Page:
Went to see the delightful outdoor production of Two Gents in Withrow Park last night, Shakespeare in the Ruff’s adaptation of Two Gentlemen of Verona, the company’s inaugural season, which included a six-week youth apprenticeship program for secondary students, The Young Ruffians.
As an added treat, before Two Gents, the audience got to see the first performance of a short piece created by The Young Ruffians, inspired by their participation in the program. A hilarious and satirical look at a young classical theatre company, with a put-upon stage manager, self-involved actors and a plot to become the greatest Shakespeare company in the world. Best line: “Trees are nature’s balcony.” Nice work from the Ruffians!
Adapted by Andrew Joseph Richardson with Jonathan Seinen and Brendan McMurty-Howlett, and directed by company A.D. McMurty-Howlett (with Diane D’Aquila as Consulting Director), Two Gents is a tale of young – and sometimes fickle – love, youth coming of age, separation and betrayal. Set in 1880s Canada, the scenes shift from Verona, Ontario to Milan (pronounced “Millen”), Manitoba – with Sylvia’s Duke father revised to be her Duchess mother and winding down with a more socially savoury ending.
The outstanding company for this production includes David Patrick Flemming (Speed, Thurio & Don Antonio), Jesse Griffiths (Valentine), Adrian Morningstar (Proteus), Kaitlyn Riordan (Sylvia & Lucetta), Andrew Joseph Richardson (Launce & Sir Eglamour), Lesley Robertson (Julia) and Trudy Weiss (Duchess), with Launce’s dog played by the adorable Chocolate (with dog wrangler/mom Sarah Hayward), one of the five dogs on the company’s cast roster.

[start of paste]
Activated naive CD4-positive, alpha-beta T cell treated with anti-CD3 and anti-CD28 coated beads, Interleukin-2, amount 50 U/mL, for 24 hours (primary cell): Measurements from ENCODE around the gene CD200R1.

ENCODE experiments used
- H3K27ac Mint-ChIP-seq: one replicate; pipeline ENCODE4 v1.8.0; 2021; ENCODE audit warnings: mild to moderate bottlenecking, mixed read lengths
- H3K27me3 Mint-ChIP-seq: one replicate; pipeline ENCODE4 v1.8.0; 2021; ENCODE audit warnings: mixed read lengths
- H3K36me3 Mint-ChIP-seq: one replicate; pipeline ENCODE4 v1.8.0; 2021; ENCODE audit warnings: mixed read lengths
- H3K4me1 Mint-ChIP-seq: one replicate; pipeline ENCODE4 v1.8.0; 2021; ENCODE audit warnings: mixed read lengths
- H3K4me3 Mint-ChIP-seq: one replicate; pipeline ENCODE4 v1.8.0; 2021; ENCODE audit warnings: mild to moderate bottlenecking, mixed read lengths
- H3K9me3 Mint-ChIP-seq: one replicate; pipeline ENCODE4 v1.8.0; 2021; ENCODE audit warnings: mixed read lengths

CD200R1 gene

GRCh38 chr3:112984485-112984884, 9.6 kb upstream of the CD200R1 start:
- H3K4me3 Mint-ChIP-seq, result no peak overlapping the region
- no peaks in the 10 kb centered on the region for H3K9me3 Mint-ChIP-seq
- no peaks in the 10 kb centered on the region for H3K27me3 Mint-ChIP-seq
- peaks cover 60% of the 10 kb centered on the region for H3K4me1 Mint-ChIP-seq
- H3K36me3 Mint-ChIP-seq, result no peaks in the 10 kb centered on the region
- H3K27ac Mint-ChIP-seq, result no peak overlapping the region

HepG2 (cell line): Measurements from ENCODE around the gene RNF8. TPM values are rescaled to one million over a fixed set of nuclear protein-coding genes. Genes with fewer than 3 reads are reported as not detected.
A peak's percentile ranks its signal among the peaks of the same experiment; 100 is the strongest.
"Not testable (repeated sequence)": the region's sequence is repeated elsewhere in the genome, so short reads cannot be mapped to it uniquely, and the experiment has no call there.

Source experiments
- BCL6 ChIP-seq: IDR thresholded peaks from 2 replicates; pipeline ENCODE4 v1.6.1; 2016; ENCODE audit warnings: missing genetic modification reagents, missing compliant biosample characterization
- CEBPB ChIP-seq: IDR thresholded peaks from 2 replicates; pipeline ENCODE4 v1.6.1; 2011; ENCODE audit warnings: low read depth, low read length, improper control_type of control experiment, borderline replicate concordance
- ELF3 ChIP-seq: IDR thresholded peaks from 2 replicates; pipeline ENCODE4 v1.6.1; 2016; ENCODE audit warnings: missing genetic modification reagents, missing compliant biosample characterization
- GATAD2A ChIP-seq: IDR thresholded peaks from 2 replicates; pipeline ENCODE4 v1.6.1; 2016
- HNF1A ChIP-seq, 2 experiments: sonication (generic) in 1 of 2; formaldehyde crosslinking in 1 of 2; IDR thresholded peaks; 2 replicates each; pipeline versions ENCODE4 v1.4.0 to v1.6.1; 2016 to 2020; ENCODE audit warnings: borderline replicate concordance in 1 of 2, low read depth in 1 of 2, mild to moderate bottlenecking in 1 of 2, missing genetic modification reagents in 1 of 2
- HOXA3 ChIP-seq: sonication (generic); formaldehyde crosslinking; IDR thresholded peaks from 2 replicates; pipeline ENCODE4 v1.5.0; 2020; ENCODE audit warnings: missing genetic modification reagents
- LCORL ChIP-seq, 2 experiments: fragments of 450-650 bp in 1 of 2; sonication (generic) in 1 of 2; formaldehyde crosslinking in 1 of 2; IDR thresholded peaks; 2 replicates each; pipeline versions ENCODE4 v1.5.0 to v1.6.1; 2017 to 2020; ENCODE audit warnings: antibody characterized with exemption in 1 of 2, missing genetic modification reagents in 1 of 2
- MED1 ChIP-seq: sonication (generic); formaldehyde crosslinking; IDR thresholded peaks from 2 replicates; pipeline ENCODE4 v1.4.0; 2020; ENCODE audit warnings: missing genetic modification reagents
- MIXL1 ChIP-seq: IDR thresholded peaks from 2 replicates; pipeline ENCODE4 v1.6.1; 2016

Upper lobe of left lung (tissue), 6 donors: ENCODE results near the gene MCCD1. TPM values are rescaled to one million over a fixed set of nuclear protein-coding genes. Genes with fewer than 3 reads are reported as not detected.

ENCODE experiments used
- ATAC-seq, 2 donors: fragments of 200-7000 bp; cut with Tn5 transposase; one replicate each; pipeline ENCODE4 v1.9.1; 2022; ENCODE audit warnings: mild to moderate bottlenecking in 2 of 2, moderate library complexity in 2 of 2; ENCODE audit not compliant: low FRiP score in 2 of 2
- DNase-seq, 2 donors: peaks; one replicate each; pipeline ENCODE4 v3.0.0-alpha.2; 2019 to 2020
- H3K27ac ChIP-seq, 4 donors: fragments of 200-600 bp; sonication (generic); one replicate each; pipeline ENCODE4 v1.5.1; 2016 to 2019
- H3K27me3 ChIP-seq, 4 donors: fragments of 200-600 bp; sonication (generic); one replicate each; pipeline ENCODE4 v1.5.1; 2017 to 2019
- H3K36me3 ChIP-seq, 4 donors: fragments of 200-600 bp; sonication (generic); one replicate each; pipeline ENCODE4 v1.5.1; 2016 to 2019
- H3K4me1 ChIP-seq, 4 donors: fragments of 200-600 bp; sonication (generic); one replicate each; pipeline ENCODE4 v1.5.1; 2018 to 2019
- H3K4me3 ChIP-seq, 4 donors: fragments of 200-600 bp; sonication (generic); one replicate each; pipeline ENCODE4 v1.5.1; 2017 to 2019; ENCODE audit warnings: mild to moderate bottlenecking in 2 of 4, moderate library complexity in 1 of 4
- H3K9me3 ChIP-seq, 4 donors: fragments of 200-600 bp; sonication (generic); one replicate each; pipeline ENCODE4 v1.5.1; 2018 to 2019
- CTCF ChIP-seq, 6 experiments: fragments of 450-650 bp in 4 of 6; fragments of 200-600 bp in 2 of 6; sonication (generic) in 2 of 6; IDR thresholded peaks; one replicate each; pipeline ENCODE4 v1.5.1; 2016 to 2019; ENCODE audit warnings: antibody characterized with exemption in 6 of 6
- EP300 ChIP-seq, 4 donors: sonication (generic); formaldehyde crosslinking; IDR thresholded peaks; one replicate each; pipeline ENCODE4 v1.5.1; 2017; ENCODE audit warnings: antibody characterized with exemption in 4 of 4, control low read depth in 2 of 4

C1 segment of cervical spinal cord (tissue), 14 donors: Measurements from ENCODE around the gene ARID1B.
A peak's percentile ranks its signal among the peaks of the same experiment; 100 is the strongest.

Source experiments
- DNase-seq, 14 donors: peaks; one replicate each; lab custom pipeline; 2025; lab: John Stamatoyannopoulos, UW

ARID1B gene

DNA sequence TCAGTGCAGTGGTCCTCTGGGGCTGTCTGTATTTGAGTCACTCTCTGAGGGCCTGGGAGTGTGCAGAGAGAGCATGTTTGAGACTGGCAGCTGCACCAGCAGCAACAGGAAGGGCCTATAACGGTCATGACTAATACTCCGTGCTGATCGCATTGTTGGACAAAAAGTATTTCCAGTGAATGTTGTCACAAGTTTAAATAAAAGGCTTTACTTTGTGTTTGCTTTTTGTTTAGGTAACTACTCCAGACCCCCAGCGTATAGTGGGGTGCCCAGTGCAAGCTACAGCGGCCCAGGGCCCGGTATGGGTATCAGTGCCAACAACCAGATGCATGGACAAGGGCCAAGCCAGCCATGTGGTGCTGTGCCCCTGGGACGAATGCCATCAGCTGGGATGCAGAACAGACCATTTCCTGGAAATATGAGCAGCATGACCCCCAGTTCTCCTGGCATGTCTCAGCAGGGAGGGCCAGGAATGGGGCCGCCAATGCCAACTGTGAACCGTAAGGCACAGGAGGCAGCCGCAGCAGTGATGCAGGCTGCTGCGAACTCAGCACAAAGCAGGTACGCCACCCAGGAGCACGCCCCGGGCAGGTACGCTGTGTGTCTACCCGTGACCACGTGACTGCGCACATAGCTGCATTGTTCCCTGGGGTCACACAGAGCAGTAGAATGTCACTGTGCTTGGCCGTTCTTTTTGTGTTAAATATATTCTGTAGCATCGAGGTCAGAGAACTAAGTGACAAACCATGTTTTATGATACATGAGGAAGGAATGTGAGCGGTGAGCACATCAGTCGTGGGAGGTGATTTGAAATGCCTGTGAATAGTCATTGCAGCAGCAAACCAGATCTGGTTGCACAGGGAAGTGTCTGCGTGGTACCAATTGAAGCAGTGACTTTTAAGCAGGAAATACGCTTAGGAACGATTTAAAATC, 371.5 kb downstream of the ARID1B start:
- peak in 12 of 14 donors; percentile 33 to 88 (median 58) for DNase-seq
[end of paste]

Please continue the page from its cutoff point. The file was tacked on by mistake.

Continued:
Stand-outs for me were Riordan’s lovely, strong and loyal Sylvia, a young woman torn between duty to her mother and her love of Valentine; Flemming’s irreverent, mercurial and wise-cracking servant Speed; Morningstar’s smooth, scheming and fickle romantic young noble Proteus; and Richardson’s sweet, goofy and dog-loving servant Launce.
I won’t give away the revised ending – you’ll have to go see it for yourself. I will say that all is not forgiven so easily and the rewritten text is from Shakespeare, including the lovely Sonnet #116.
You have two more chances to see Two Gents: tonight and tomorrow night at Withrow Park – 7:30 p.m. Admission is pay what you can, with $15 suggested. If you go tonight (Sat, Sept 1), get there early to see The Young Ruffians perform their final show at 7:00 p.m.
For more info on Two Gents and Shakespeare in the Ruff, please visit their website: http://www.shakespeareintheruff.com/